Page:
Duke University will pay $112 million to settle a lawsuit that claimed the private university received millions of dollars in federal grants that were awarded on a research technician’s fake data, according to sources Monday.
The private university in Durham submitted claims for dozens of research grants that contained falsified or fabricated information that unjustly drained taxpayer money from the National Institutes of Health, the Environmental Protection Agency and other federal agencies, the U.S. Justice Department said. The school said it is repaying grant money and related penalties.
“Taxpayers expect and deserve that federal grant dollars will be used efficiently and honestly,” local U.S. Attorney Matthew G.T. Martin said in a statement. “May this serve as a lesson that the use of false or fabricated data in grant applications or reports is completely unacceptable.”
The lawsuit was first filed in 2015 by whistleblower and former Duke employee Joseph Thomas. The Justice Department took it over later. The suit claims the faked research was conducted by former research technician Erin Potts-Kant, who was supervised by pulmonary medicine researcher William Michael Foster. Foster’s lab experimented with mice, seeking to determine the effects of inhaling diesel exhaust, among other tests. Several research papers by Foster’s team were later retracted.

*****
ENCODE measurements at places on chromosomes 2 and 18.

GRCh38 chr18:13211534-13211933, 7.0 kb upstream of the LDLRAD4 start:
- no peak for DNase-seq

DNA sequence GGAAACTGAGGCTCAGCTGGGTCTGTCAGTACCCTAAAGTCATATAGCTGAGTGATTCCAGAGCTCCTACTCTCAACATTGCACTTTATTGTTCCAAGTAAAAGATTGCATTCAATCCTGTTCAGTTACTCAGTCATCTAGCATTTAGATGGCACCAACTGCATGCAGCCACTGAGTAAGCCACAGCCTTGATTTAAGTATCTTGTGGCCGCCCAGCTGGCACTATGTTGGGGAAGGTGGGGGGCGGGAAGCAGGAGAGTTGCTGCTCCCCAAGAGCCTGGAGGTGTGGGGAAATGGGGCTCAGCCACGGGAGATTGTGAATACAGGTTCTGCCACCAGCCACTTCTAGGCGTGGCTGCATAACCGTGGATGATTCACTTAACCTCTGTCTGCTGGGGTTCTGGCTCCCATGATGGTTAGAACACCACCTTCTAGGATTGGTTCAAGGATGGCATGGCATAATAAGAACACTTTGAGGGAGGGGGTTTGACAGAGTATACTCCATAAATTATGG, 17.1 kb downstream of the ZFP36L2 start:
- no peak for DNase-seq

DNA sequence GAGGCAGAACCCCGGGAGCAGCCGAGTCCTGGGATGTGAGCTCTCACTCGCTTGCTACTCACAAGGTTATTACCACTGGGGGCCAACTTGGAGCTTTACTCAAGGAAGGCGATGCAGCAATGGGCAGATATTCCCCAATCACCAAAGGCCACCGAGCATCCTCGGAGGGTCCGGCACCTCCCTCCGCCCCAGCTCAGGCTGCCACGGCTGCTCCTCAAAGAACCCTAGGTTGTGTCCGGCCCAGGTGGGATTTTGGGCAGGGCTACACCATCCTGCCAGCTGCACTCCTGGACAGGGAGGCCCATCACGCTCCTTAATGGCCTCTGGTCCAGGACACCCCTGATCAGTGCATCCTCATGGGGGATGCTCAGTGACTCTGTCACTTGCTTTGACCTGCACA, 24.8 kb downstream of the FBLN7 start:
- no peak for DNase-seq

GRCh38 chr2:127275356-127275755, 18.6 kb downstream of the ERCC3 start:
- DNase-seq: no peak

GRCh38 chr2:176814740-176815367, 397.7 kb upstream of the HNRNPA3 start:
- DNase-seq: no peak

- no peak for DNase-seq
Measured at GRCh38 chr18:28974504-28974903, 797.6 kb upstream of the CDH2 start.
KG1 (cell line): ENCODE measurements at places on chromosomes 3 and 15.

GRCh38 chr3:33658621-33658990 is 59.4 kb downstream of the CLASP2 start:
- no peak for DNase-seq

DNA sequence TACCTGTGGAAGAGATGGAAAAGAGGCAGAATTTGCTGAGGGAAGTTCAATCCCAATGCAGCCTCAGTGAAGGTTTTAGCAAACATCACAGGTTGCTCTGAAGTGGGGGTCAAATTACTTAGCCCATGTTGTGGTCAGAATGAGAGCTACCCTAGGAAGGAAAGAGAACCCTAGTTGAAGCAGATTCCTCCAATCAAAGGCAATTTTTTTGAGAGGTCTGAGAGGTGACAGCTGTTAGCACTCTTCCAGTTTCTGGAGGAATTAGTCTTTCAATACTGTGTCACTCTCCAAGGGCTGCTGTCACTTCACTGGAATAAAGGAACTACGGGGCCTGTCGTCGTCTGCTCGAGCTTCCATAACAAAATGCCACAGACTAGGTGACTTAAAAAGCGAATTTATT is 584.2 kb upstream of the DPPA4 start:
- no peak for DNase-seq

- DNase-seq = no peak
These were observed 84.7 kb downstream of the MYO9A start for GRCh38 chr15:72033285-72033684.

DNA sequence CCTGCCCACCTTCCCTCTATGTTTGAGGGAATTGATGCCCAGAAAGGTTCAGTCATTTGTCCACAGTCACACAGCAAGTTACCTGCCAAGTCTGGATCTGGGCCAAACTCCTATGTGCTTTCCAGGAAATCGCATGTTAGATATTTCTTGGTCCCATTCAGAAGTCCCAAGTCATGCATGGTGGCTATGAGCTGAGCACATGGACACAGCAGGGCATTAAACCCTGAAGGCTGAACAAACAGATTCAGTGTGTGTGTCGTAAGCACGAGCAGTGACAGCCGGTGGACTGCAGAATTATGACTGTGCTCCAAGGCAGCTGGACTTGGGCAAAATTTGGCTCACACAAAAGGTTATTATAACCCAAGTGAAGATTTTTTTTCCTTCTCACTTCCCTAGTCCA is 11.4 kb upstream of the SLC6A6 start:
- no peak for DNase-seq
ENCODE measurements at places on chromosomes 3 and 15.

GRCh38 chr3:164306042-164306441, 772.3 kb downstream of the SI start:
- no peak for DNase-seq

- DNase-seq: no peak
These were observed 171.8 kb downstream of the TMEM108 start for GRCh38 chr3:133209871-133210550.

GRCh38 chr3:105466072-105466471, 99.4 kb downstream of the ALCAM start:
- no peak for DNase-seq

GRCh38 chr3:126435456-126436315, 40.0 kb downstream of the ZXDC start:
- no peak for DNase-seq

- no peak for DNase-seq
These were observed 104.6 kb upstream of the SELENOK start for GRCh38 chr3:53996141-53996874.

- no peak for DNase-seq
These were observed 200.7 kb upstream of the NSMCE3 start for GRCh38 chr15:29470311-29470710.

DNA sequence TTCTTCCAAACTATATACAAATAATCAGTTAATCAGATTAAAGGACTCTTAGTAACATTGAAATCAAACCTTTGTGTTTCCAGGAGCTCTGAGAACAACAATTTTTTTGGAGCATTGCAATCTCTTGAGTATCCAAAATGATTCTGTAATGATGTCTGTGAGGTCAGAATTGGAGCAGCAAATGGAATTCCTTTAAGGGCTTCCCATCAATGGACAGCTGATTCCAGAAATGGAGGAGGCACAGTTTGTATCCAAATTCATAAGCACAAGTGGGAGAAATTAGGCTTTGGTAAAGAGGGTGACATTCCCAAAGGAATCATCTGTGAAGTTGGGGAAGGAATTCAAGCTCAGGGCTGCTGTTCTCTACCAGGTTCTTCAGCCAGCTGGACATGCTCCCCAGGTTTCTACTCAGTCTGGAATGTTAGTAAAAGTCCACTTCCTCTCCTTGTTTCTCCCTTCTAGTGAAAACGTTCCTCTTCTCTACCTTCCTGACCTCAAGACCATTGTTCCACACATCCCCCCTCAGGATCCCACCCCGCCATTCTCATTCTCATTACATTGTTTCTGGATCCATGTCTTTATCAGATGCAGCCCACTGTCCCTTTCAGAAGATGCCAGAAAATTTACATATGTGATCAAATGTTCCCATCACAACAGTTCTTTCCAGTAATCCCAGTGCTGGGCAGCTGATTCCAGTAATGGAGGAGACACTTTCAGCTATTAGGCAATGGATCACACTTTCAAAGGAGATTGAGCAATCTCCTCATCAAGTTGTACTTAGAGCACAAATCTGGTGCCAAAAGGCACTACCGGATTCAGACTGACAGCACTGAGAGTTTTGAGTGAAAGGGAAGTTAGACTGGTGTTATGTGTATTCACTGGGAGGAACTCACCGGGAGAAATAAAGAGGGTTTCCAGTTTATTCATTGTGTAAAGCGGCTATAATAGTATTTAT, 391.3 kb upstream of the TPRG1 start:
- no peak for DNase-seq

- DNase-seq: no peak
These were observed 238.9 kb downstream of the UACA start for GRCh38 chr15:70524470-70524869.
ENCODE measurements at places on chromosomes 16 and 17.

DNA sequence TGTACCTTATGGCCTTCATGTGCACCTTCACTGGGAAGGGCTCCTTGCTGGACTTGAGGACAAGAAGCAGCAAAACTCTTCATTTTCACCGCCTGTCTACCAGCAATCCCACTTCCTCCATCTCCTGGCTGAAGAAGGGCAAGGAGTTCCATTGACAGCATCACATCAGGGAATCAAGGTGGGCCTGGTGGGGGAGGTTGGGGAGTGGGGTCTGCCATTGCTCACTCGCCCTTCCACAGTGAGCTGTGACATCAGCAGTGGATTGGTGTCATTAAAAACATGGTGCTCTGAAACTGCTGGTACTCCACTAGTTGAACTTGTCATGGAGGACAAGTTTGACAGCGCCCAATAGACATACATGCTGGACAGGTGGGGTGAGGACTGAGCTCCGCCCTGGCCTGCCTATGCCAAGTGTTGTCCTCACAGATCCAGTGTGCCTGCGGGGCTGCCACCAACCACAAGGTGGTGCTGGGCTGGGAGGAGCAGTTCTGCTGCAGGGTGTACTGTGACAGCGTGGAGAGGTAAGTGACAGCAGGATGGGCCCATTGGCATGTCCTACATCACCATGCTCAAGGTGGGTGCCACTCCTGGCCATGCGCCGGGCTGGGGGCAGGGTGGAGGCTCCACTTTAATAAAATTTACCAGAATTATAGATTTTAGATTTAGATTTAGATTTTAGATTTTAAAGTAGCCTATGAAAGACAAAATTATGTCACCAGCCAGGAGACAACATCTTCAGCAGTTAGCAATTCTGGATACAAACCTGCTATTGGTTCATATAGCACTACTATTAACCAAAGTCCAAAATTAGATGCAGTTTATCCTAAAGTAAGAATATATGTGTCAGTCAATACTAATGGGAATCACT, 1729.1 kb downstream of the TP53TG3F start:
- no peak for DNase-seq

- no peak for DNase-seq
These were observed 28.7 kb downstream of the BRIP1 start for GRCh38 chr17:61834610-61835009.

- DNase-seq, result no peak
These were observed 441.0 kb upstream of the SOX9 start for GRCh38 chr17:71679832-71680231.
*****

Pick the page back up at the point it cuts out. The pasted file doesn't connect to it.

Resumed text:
“We expect Duke researchers to adhere always to the highest standards of integrity, and virtually all of them do that with great dedication,” university President Vincent Price said in a statement. “When individuals fail to uphold those standards, and those who are aware of possible wrongdoing fail to report it, as happened in this case, we must accept responsibility, acknowledge that our processes for identifying and preventing misconduct did not work, and take steps to improve.”
The settlement was announced on the same day that U.S. District Judge Catherine Eagles had scheduled a hearing on why the deal supposedly struck in November hadn’t been finalized by the Justice Department.
The government alleged that between 2006 and 2018, Duke knowingly submitted faked data to federal agencies in 30 grants. The university had warning signs that some of the research was fraudulent but didn’t act until discovering in 2013 that Potts-Kant had siphoned off money for spending on clothes and other items, the lawsuit said.
Duke University said the technician pleaded guilty to two counts of forgery in state court and paid the school restitution. Foster retired in 2015, university spokesman Michael Schoenfeld said.
Thomas, the whistleblower, will get $33.75 million from the settlement, the government said.
This follows another, unrelated scandal dating back more than a decade. Duke medical professor Dr. Anil Potti engaged in misconduct while researching treatments in human cancer patients, U.S. Health and Human Services Department investigators said in 2015. Potti’s studies were published in top medical journals including the New England Journal of Medicine and Lancet Oncology between 2006 and 2009.
In a settlement reached with the federal health agency, Potti did not acknowledge liability but agreed to have all his research supervised until 2020. Potti left Duke in 2010. Duke settled lawsuits brought by patients and estates of patients who participated in those medical trials.
As a result of both cases, the National Institutes of Health last year required Duke University researchers to increase their reporting of how federal grant money was being spent.